Scientists discover more than 100 new marine species in the Philippines

Photo by Elliott Jessup / California Academy of Sciences

Photo by Elliott Jessup / California Academy of Sciences

via phys.org – Scientists from the California Academy of Sciences are celebrating World Ocean’s Day with a slew of brand new marine discoveries—more than 100 species that are likely new to science. The Philippines is home to the most biologically diverse waters on Earth, and remains the centerpiece of the Academy’s multi-year exploration of the Coral Triangle’s biological treasures. Over the course of this seven-week undertaking, funded by the National Science Foundation, scientists collected countless marine specimens, including rare and new species of colorful sea slugs, barnacles, and delicate heart urchins—among several others—to be studied in the coming months. Mysterious live animals from dimly-lit, deep-water reefs were also collected for a new exhibit at the Academy’s Steinhart Aquarium, expected to open in the summer of 2016.

“The Philippines is jam-packed with diverse and threatened species—it’s one of the most astounding regions of biodiversity on Earth,” says Terry Gosliner, PhD, Senior Curator of Invertebrate Zoology at the California Academy of Sciences and a Principle Investigator of the expedition. “Despite this richness, the region’s biodiversity has been relatively unknown. The species lists and distribution maps that we’ve created during our years surveying the country’s land and sea will help to inform future conservation decisions and ensure that this incredible biodiversity is afforded the best possible chance of survival.”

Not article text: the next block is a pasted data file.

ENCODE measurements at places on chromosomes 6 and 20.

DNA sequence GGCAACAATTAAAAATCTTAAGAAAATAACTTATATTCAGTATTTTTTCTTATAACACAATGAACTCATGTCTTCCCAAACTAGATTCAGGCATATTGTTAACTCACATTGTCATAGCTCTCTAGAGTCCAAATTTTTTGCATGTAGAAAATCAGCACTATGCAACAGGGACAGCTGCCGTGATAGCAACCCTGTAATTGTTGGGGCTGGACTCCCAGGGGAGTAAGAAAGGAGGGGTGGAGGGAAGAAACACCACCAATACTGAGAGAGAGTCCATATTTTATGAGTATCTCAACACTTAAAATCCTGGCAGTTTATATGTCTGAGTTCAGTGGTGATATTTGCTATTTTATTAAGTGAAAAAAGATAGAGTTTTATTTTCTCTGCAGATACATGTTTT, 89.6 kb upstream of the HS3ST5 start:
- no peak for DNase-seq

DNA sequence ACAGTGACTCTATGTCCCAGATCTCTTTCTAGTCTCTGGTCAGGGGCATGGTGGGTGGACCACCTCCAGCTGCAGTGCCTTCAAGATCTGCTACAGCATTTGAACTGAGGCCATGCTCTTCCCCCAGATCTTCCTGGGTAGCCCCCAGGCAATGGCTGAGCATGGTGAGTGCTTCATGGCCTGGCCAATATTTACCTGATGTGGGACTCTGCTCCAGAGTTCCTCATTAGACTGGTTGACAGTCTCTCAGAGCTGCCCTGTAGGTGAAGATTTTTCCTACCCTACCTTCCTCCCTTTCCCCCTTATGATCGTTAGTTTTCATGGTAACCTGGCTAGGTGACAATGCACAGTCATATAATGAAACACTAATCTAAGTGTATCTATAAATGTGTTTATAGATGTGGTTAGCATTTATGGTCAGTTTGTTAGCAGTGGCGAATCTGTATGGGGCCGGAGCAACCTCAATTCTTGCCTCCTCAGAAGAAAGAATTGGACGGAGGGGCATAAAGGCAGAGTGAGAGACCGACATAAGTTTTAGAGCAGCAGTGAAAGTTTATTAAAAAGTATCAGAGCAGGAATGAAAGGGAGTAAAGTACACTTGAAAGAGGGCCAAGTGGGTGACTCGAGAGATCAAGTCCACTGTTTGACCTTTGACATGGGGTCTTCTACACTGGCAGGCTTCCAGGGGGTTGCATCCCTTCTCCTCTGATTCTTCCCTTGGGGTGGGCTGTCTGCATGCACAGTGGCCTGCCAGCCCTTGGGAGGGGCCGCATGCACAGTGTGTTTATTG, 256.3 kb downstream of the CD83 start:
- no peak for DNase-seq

The Academy’s 2015 expedition to the Philippines zeroed in on the Verde Island Passage—the veritable treasure trove of marine life nestled between the Philippine islands of Luzon to the north and Mindoro to the south. While previous expeditions (in 2011 and 2014) explored life in the western and northern portions of this narrow passage, the most recent trip took researchers to lesser-known field sites at its southern end.
Scientists surveying the region’s diversity snorkeled in sandy shallows, scanned steep, clear-water reefs, and dove to unimaginable depths—150 to 500 feet beneath the ocean’s surface—in deep-water “twilight zone” regions never before seen by human eyes. Extensive fieldwork yielded thrilling results; the 2015 research sites appeared every bit as diverse as previous expedition visits to distant Passage regions.

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